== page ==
When identifying key drivers of technological innovation, what often comes to mind are Silicon Valley startups and entrepreneurs, or perhaps the federally funded research that paved the way for the internet, GPS and touch-screen technology, to cite a few examples.

When it comes to local government, by contrast, the enduring stereotype is a collection of bureaucratic offices where the last big breakthrough was the fax machine.

But in New York City, that’s not the case. The New York City Department of Information Technology and Telecommunications is at the forefront of an effort to harness the latest technological trends to improve government and make it more efficient.

RELATED: An interview with DoITT Commissioner Anne Roest

One of the agency’s most visible initiatives is the LinkNYC wireless internet hubs that are replacing pay phones across the city, but that’s just one of many projects in the works. It’s also working to expand high-speed internet access in other ways as well as opening up city data to the public, ensuring the resiliency of telecommunications networks and even rolling out new .nyc domain names.

In the following interviews, we take a closer look at the agency’s work through interviews with five top officials and a rundown of several of the department’s key programs.



Stanley Shor, the assistant commissioner for franchise administration at the New York City Department of Information Technology and Telecommunications, oversees contracts with many companies that provide telecommunications services for the city. Recently, he’s been managing the rollout of LinkNYC, the checkpoints that have replaced pay phones with free Wi-Fi and other services. In an interview with City & State, Shor discussed the implementation of LinkNYC and future projects by the Franchise Administration. Read the full interview here.



 In July, New York City Mayor Bill de Blasio signed an executive order establishing the New York City Cyber Command to lead city agencies in cyber defense and response. As chief information security officer at the city Department of Information Technology and Telecommunications, Geoff Brown was tapped to lead this new task force. Brown talked about the cybersecurity threats New York is facing, and how the city is working to mitigate these risks. Read the full interview here.

Government efficiency

Government Efficiency

 As first deputy commissioner of the New York City Department of Information Technology and Telecommunications, Evan Hines is essentially the second in command to Commissioner Anne Roest. He oversees the administrative functions of the agency, while also serving as a proxy for Roest if needed. Having served at DoITT for several years, Hines has seen it evolve significantly in terms of technology and service, and has overseen some of the streamlining of its bureaucracy. In this wide-ranging interview, Hines discusses his role at DoITT, upcoming projects and how the agency is working to become more effective. Read the full interview here.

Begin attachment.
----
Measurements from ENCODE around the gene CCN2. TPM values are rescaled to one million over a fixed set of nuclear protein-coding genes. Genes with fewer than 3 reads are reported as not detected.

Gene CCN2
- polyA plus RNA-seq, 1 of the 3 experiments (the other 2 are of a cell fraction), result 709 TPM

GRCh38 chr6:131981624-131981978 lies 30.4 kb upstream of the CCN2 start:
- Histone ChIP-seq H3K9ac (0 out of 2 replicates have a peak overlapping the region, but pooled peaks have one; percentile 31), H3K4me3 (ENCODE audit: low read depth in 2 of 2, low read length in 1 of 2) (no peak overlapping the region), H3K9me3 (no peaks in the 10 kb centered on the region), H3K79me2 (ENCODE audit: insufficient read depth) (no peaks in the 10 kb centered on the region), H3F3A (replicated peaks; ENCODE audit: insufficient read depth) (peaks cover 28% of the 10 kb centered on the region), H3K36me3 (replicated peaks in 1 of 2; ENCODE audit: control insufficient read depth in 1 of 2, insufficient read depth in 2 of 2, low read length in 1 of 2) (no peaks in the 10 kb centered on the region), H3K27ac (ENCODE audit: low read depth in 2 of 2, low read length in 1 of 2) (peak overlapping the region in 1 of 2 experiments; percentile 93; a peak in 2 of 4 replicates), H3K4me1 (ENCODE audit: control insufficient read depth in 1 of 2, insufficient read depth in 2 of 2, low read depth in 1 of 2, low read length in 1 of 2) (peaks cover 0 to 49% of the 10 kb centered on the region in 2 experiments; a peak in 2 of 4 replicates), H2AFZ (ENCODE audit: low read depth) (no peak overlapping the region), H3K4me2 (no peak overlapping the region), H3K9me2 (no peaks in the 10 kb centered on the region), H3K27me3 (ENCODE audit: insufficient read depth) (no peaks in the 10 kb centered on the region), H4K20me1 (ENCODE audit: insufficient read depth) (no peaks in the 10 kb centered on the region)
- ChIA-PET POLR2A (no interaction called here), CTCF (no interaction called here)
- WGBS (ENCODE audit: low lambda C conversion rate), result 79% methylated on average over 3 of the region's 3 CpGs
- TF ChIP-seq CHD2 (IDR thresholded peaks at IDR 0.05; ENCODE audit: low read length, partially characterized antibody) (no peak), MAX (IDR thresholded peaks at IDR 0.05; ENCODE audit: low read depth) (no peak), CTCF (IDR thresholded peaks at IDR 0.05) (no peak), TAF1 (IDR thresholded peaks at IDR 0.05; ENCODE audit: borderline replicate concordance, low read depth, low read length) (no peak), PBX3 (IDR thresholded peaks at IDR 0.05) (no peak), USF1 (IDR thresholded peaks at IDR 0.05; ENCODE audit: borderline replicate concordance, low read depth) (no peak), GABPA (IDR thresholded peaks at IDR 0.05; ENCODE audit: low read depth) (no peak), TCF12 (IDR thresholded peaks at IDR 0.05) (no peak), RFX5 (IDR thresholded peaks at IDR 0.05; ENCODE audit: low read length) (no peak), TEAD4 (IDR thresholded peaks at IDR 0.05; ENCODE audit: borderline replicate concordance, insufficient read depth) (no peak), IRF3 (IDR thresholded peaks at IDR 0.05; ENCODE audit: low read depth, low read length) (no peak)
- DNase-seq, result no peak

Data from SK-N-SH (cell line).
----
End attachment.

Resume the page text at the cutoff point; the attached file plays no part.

Open data

Open Data

 New York City Department of Information Technology and Telecommunications’ open data portal provides public information for New Yorkers across a variety of topics and agencies, including 311 service requests and the types of trees in any neighborhood. As director of open data, Al Webber oversees the portal and coordinates information with other city agencies. He spoke with City & State about the evolution of open data and how it can be used by average New Yorkers. Read the full interview here.

Next Generation 911

New 911 system

As the New York City Department of Information Technology and Telecommunications deputy commissioner for business solutions delivery, David Kirks oversees a number of the department's most important projects, including its emergency response system. DoITT has revamped this system by building a new Public Safety Answering Center, introducing text-to-911 by early next year and rolling out a program called Next Generation 911 by 2022, which will change the face of emergency response. Kirks spoke with City & State about the innovative Next Generation 911 and the city’s robust emergency response system. Read the full interview here.